This past tax season, I had to prepare an Oregon tax return for a client who had moved from Iowa to Oregon.
I’d never prepared an Oregon return, but this type is situation is pretty basic stuff a preparer deals with all the time.
Except, I had a moment of panic when I was reviewing the return. My software generated a warning saying I needed to enter my Oregon tax preparer information or exemption.
I had a momentary panic attack.
Oregon requires preparers to be licensed with the state.
Unfortunately, Enrolled Agents are not exempt. Of course not.
CPAs and attorneys, of course, are exempt. But since EAs are the freaks in the attic of the tax world, we of course are not exempt. EAs who want to prepare Oregon tax returns must pass a test over federal and Oregon tax law.
Thankfully I discovered an “out” for myself when I noted that an out-of-state EA who doesn’t solicit for clients in Oregon is exempt. I was only preparing an Oregon return because my client had moved there, so I didn’t have to be licensed there.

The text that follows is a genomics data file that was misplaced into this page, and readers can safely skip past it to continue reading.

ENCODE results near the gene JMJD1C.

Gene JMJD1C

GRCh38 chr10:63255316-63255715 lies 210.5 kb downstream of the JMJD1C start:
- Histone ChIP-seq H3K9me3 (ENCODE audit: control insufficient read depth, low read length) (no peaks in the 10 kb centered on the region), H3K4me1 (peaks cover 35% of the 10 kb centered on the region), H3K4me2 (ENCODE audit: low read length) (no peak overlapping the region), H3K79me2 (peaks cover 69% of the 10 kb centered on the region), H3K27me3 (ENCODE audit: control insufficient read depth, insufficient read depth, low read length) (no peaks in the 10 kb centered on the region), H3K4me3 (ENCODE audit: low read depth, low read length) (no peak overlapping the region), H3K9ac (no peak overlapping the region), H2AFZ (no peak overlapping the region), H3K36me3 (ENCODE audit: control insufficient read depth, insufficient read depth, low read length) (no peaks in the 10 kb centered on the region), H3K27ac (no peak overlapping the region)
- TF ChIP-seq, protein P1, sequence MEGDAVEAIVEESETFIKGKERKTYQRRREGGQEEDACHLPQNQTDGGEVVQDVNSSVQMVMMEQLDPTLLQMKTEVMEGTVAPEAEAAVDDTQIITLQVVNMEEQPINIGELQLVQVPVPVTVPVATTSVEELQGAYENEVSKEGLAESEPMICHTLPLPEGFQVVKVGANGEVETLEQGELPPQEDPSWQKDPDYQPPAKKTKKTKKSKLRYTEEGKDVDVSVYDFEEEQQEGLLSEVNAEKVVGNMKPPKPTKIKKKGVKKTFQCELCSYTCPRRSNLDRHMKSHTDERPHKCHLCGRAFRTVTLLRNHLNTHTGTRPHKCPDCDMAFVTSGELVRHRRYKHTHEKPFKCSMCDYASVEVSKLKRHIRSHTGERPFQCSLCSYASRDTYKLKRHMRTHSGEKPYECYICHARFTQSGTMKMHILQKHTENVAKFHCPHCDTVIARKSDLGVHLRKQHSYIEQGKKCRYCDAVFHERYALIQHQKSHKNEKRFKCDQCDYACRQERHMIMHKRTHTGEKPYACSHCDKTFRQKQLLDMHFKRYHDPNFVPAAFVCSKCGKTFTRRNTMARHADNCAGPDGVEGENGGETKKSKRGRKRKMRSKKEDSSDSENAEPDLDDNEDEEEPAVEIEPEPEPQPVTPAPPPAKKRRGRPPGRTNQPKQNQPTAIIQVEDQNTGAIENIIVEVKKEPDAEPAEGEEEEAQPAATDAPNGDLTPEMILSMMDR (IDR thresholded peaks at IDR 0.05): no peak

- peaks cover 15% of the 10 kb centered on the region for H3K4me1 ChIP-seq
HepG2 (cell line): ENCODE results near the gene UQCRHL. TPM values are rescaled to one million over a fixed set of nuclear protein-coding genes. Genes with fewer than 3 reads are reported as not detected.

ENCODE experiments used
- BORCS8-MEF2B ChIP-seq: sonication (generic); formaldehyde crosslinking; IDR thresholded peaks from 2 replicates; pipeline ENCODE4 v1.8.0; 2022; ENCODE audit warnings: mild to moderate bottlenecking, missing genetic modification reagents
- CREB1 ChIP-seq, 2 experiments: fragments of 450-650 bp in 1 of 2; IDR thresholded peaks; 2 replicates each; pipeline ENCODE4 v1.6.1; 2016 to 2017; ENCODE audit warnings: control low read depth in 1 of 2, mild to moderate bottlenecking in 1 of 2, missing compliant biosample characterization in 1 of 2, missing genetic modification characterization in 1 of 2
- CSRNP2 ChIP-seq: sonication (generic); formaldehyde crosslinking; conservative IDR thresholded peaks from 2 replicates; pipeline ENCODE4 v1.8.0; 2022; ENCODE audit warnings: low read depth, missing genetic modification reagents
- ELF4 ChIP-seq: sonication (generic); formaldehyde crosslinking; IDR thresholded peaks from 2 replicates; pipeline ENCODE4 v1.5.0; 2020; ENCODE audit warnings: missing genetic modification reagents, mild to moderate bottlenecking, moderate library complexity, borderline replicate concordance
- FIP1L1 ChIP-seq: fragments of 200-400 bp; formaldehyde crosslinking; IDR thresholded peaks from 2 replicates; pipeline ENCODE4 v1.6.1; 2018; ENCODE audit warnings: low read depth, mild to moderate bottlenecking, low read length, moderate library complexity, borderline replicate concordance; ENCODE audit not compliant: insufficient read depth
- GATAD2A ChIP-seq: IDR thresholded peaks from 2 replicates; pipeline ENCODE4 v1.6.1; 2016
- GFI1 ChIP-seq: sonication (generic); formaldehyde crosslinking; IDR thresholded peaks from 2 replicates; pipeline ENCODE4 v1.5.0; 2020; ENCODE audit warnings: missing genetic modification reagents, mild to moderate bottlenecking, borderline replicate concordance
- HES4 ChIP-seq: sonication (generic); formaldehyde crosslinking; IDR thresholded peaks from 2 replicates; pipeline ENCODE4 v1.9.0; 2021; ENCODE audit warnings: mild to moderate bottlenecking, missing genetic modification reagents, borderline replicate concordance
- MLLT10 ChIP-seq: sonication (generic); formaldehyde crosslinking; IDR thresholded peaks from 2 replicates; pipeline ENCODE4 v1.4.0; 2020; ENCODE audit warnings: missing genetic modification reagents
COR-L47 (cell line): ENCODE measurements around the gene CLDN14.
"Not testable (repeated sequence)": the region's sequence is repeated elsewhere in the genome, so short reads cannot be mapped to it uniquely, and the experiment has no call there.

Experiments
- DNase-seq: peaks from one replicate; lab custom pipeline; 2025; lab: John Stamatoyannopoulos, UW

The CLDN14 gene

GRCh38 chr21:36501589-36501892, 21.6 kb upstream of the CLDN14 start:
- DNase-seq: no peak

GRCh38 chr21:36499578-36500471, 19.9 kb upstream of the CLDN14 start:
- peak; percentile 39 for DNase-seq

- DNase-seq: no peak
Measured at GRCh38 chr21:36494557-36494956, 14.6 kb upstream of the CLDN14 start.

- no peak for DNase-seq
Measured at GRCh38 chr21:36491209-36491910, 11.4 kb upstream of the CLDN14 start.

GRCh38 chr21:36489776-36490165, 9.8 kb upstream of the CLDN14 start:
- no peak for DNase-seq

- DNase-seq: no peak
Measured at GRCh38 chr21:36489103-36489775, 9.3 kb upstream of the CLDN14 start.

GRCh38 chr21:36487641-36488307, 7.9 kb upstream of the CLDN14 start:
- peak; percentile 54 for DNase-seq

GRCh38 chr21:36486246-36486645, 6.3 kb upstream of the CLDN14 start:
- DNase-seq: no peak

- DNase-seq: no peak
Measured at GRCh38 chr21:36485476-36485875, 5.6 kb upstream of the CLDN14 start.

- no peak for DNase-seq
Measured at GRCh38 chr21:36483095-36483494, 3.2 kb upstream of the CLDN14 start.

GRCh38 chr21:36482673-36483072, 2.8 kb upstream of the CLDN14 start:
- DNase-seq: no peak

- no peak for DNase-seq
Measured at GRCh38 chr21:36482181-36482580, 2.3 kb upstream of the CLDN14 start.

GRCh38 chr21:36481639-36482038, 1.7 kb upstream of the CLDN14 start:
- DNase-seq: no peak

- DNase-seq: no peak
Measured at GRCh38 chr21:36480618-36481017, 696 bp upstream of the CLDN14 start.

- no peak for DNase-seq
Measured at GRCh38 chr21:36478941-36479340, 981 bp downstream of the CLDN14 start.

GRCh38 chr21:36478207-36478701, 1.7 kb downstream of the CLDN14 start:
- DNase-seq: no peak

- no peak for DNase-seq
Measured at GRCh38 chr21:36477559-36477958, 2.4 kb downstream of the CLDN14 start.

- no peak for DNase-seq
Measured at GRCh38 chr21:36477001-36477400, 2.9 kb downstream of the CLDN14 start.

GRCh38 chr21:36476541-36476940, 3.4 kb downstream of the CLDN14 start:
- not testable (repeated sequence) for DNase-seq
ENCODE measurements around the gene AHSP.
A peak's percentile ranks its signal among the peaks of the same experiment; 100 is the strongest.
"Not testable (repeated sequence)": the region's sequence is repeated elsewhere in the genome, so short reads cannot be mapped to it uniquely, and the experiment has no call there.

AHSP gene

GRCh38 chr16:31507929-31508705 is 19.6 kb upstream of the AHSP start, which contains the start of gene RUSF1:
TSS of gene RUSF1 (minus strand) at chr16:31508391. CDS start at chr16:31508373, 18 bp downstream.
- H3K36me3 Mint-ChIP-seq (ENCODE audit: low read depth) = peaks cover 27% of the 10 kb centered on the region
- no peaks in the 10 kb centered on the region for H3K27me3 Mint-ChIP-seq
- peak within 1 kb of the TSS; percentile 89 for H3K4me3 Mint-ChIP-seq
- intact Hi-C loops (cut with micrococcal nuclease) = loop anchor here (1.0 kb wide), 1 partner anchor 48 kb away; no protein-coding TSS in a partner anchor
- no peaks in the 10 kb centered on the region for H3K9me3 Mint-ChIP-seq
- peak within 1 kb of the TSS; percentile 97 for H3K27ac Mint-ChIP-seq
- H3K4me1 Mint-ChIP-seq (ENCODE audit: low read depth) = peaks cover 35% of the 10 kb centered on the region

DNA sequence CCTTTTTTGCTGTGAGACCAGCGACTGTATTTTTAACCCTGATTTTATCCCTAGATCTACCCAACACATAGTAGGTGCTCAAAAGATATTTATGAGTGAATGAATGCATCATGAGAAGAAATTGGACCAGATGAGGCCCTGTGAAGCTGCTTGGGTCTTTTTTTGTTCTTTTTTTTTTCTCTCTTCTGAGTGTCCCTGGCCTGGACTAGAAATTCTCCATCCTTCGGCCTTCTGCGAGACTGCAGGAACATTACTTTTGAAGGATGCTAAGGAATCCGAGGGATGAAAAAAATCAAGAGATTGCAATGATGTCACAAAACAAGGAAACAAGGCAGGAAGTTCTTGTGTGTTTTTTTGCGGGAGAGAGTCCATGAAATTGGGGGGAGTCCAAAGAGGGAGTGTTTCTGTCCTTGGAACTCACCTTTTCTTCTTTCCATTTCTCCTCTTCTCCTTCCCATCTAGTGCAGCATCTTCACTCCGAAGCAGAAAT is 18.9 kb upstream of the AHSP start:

The Iowa legislature is kicking around a preparer licensing proposal that seems to be modeled closely after Oregon.
Not only are EAs not exempt from this proposed law in Iowa, but the Iowa proposal specifically calls out EAs and explicitly states that we are not exempt — but CPAs and attorneys are exempt.
Oregon’s law does the same thing — it explicitly calls out EAs and says EAs aren’t exempt.
These laws and proposals don’t “forget” about EAs — they specifically call us out as being different and not as good as CPAs or attorneys.
I’m confused as to why the lawmakers who come up with these ridiculous laws would think a CPA would know more about state taxes than an EA.
True, the EA exam doesn’t cover state tax issues. But neither does the CPA exam!
Is it just that EAs are so unknown that we generate no respect? Or lawmakers don’t know what an EA is so they assume we’re inferior?
Next year when Iowa’s legislative session starts up again, a group of us EAs in Iowa is going to go to the statehouse and educate our “dear leaders” on what an EA is, and why we should be exempt from the Iowa licensing proposal.
(Personally, I think these preparer licensing laws are no good to begin with, but my main concern is not in fighting against the proposal itself, but rather with making sure EAs are understood and respected.)
This is all we EAs can do — try to educate people so they understand what we are.
“This blog post, along with comments that may follow, should not be considered tax advice. Before you make final tax or financial decisions, please secure a professional tax advisor to give you advice about your unique situation. To secure Jason as your accountant, please click on the ‘Services’ link at the top of the page.”